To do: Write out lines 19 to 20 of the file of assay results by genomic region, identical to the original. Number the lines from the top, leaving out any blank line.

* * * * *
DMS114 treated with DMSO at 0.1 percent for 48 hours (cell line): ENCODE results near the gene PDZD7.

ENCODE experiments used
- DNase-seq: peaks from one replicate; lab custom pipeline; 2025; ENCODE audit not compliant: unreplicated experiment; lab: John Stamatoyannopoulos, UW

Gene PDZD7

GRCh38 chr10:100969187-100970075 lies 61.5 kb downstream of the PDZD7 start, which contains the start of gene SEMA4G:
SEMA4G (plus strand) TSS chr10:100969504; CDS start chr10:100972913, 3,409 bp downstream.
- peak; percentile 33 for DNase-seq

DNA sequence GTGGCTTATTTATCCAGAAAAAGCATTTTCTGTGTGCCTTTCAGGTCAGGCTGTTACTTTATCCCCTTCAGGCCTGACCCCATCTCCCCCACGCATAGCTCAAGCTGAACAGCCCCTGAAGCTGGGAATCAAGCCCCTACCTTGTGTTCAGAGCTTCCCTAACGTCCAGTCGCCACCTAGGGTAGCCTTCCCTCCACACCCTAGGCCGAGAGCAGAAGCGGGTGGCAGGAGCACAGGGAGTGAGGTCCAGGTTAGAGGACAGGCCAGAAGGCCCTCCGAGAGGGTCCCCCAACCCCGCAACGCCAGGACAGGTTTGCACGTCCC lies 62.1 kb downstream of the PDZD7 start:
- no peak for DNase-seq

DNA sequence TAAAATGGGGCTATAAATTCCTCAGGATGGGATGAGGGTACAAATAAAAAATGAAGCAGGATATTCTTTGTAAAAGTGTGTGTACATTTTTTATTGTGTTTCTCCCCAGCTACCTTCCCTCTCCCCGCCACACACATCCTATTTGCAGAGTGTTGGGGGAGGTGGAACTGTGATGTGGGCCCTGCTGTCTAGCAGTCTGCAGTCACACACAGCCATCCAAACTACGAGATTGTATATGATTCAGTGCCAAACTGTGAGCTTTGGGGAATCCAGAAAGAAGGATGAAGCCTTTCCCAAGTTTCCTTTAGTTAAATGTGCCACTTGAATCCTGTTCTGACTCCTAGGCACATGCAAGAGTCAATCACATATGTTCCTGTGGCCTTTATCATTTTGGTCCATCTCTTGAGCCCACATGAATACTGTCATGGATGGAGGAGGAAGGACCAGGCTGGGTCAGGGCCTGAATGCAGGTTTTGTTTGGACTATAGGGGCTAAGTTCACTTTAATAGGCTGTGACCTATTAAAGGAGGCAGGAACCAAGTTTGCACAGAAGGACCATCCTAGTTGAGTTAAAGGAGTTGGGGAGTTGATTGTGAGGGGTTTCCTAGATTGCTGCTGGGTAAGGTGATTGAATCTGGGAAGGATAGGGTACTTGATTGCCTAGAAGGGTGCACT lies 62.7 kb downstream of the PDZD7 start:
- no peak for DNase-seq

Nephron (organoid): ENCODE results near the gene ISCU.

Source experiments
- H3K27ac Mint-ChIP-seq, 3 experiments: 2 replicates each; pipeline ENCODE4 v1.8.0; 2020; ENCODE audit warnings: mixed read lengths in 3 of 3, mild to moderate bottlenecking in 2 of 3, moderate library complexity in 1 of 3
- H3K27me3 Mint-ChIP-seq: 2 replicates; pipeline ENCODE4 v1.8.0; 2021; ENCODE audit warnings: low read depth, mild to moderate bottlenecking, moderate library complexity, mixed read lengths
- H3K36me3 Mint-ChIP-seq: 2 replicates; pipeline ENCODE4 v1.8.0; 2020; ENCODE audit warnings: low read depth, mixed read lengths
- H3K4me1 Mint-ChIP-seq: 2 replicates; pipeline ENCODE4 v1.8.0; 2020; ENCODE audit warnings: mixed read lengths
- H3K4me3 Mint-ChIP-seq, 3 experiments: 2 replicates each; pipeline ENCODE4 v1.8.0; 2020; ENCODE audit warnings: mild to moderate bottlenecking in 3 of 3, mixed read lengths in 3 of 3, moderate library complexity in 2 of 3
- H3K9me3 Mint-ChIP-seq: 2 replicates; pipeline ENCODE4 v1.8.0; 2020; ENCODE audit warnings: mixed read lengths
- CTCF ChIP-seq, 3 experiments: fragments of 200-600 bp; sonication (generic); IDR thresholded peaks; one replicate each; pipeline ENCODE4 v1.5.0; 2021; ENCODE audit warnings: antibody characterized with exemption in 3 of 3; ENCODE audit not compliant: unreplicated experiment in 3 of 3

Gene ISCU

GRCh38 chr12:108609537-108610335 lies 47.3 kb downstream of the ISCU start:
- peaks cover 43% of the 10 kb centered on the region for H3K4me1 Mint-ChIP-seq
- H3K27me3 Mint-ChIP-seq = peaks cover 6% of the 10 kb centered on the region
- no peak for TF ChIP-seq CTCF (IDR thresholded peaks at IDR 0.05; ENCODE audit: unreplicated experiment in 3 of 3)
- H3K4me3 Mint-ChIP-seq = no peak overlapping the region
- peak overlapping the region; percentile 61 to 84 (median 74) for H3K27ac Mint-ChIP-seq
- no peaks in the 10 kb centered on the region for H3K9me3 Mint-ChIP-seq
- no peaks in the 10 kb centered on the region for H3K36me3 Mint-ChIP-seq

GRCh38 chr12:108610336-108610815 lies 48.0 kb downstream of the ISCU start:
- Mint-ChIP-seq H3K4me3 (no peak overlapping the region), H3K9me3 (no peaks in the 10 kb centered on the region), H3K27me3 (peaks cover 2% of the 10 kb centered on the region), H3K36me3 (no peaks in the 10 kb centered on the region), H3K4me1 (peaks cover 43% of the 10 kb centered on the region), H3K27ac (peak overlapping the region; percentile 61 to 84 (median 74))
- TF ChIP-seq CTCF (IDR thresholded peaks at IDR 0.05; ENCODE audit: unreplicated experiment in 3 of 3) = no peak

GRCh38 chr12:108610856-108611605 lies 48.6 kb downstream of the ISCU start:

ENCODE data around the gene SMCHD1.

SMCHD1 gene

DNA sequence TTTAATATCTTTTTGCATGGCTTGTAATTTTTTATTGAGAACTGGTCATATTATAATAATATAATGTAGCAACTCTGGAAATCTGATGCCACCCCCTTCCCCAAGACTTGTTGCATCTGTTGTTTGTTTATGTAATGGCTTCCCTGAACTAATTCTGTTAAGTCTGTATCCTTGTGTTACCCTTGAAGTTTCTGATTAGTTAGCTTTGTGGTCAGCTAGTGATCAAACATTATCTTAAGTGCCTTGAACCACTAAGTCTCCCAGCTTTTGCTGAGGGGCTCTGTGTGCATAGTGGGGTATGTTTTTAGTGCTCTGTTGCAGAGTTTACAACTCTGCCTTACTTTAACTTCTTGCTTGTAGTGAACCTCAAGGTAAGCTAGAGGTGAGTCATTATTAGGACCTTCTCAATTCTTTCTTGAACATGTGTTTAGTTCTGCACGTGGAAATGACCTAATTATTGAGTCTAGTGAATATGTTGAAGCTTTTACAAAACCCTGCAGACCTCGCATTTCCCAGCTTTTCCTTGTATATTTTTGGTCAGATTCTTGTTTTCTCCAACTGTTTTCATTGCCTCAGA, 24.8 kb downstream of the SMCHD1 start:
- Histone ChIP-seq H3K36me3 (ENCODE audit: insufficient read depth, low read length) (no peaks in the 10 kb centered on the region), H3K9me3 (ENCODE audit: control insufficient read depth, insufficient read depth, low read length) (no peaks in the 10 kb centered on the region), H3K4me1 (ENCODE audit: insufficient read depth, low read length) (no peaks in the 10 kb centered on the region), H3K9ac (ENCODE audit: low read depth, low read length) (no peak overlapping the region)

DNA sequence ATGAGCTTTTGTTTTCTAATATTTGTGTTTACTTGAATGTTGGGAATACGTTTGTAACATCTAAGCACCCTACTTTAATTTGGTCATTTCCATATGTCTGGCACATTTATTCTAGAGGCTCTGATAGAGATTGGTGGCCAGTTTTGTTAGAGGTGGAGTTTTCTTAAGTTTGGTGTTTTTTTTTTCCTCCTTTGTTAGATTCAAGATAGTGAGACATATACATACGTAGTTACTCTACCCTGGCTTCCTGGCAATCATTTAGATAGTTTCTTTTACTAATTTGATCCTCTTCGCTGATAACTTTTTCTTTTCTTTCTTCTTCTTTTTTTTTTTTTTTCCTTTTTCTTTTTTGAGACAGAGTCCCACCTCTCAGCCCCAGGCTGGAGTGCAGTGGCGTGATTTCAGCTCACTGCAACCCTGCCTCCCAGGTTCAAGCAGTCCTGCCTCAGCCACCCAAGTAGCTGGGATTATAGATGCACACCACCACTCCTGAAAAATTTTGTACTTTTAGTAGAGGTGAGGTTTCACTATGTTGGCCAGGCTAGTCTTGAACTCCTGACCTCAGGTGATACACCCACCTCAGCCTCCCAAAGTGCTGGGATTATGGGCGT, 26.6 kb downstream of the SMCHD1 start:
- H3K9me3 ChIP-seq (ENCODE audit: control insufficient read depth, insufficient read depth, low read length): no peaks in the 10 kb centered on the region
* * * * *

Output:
- H3K9me3 Mint-ChIP-seq: 2 replicates; pipeline ENCODE4 v1.8.0; 2020; ENCODE audit warnings: mixed read lengths
- CTCF ChIP-seq, 3 experiments: fragments of 200-600 bp; sonication (generic); IDR thresholded peaks; one replicate each; pipeline ENCODE4 v1.5.0; 2021; ENCODE audit warnings: antibody characterized with exemption in 3 of 3; ENCODE audit not compliant: unreplicated experiment in 3 of 3